How to Break Up With Kim Kardashian
Unlike other marketing techniques that old-timers railed against as they emerged, no one’s saying influencer marketing should go away. But marketing insiders are saying to pay attention to results and decide if Kim Kardashian and her ilk are worth their astronomical fees.
“While influencer marketing might be the marketing trend du jour, companies should proceed with caution,” says Mitch Fanning, VP of marketing at lead gen software as a service (SaaS) company Clickback.
He cites a June 2017 study of influencers on Instagram from NewsWhip that showed the celebrities and other thought leaders created far more engagement with brands than the marketers did with proprietary accounts on their own.
For example, JetBlue averaged 2,363 engagements in June on its owned posts, while influencer posts garnered an average of 241,226 engagements. That was more than 100 times the engagement level from the brand’s own posts.
Marketers Need to Name the Price, Not Kim Kardashian
According to influencer marketing program provider Unity’s tips sent to Target Marketing on Thursday:
At first, Kim seemed like the perfect influencer: She had a huge audience, great taste and always tagged her #ads. [Author’s note: Brands get dinged if influencers don’t reveal sponsorships.] Her fans loved her and so did brands.
But before you knew it, Kim began to change: She peddled way too many products, started charging astronomical sums and spammed her Instagram feed with #sponcon.
Unity says marketers need to decide if Kardashian’s $300,000 cost per post is worth it or if, say, a $90 post from a content creator with influence in the target audience would yield better ROI.
Here, Kardashian models the family shoe line:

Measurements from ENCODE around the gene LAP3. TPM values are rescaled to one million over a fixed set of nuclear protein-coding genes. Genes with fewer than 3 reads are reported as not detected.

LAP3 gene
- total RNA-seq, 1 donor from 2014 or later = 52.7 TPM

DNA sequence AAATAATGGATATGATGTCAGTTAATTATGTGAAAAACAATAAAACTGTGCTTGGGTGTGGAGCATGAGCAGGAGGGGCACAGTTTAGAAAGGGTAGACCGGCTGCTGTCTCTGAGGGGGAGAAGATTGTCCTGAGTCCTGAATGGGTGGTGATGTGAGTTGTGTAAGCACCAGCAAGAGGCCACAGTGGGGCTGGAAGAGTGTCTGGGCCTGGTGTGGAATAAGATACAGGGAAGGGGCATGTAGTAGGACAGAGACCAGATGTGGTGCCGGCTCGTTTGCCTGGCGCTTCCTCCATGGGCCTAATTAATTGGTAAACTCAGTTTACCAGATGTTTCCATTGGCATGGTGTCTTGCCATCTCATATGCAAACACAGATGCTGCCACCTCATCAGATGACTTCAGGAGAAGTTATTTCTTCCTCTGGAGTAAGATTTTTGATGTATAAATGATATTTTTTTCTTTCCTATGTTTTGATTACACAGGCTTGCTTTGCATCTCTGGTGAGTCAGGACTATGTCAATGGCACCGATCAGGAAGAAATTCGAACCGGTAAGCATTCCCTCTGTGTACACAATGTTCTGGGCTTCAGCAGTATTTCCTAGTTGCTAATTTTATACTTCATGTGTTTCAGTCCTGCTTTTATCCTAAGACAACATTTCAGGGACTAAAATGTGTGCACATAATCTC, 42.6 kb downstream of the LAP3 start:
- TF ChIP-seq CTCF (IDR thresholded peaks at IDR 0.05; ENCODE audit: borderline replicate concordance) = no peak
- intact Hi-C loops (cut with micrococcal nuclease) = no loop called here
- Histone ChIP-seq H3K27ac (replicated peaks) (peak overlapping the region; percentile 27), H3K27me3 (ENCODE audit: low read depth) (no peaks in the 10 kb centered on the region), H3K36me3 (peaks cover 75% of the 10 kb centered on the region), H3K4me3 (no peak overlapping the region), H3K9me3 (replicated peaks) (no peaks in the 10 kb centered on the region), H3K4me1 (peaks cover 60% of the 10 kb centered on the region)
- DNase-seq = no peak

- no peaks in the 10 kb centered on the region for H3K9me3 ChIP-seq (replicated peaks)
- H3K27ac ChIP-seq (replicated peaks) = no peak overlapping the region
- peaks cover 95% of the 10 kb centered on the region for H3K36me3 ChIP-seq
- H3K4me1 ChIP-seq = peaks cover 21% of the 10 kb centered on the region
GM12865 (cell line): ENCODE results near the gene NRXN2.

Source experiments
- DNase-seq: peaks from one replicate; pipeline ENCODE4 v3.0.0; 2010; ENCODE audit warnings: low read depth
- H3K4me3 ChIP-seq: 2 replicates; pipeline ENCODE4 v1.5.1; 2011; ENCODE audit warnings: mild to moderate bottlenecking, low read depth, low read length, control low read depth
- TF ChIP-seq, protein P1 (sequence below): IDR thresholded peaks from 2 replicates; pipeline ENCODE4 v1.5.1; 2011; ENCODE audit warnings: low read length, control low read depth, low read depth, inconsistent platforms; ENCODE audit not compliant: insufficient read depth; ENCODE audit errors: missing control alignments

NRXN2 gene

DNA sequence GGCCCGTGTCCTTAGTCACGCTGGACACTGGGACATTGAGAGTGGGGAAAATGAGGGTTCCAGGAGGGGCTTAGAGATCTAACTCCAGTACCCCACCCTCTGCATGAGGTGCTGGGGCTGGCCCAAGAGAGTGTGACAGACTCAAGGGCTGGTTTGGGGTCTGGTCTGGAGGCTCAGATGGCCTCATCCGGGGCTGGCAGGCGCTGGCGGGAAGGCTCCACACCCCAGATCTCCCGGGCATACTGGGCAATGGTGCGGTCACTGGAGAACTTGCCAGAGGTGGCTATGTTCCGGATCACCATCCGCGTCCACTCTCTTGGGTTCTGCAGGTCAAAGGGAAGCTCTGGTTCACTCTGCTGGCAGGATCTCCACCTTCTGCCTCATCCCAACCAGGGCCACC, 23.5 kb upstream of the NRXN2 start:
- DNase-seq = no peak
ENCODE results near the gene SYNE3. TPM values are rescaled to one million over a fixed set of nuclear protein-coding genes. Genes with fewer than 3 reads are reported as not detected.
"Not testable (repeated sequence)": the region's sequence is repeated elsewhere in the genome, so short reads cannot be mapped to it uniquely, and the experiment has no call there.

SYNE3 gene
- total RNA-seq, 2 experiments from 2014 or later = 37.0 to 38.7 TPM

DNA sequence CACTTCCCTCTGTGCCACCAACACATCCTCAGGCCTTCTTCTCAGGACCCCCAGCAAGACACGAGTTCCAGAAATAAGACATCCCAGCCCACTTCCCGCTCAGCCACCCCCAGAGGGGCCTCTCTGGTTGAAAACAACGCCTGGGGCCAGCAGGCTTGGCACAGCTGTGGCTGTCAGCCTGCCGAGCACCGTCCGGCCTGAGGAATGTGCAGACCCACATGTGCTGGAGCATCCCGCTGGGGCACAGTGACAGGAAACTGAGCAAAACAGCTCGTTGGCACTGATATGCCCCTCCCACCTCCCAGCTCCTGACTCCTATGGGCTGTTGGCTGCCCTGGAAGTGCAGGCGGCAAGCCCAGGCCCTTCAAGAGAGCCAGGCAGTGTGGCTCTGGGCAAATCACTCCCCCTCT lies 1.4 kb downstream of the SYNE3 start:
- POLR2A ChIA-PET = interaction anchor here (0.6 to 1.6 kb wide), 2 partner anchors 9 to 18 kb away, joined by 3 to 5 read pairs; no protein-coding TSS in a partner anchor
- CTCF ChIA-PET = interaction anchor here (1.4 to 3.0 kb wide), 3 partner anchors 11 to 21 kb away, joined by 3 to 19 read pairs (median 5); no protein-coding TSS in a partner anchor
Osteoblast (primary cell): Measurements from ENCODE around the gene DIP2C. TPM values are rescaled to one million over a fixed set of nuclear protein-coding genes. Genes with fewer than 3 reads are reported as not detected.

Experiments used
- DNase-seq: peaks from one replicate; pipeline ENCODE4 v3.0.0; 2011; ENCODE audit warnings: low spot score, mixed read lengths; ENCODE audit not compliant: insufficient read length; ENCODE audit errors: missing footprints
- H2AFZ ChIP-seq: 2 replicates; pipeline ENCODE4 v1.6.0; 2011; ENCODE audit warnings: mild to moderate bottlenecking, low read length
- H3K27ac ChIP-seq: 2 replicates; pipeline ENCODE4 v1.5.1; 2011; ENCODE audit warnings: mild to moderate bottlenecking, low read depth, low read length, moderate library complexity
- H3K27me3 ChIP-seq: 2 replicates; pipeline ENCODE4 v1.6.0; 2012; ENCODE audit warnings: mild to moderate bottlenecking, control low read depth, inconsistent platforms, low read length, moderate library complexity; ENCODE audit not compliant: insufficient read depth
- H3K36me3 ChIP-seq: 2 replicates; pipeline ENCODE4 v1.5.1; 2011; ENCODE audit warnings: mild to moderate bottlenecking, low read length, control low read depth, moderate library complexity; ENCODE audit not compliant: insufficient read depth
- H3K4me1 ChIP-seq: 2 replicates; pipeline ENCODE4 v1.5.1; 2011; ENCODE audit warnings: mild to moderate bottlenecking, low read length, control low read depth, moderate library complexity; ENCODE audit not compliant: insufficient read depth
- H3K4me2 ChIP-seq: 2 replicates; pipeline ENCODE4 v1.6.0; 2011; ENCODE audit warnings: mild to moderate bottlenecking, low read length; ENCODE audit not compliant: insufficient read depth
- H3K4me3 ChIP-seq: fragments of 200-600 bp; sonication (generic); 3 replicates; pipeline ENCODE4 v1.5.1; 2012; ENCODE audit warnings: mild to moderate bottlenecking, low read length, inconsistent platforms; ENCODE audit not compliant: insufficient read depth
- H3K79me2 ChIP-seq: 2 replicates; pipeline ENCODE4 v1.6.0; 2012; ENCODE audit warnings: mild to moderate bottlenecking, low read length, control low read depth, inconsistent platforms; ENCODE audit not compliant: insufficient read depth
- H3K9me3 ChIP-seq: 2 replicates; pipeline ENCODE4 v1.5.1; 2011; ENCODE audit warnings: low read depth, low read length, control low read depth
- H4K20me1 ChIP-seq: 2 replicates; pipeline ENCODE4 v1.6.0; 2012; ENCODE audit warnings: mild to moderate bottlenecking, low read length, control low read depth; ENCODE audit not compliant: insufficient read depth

Yeezy Mud Rat 500’s pic.twitter.com/T3OVkgWDDR
— Kim Kardashian West (@KimKardashian) October 19, 2017
Marketers May Learn to Love the Little Guy
High-profile influencers like Kim have just a 2 percent to 3 percent engagement rate, compared to 10 percent for micro-influencers. Micro-influencers connect you with a more highly targeted audience — so more people will buy your product for less spend than Kim.
Plus, lower-profile influencers can help marketers with testing relevant content; thereby, providing options to see which ones work best.
Keep Other Oars in the Water
Clickback’s Fanning says marketers need to look at traffic sources and not rely solely on influencer campaigns for leads.
Influencer marketing is essentially paid advertising and the lifespan of such campaigns is short; influencers only push the brand if the brand is paying them. Also, the influencer is not going to be creating every bit of content for that brand and followers will not always be connecting to the content that they create.
What do you think, marketers?
Please respond in the comments section below.
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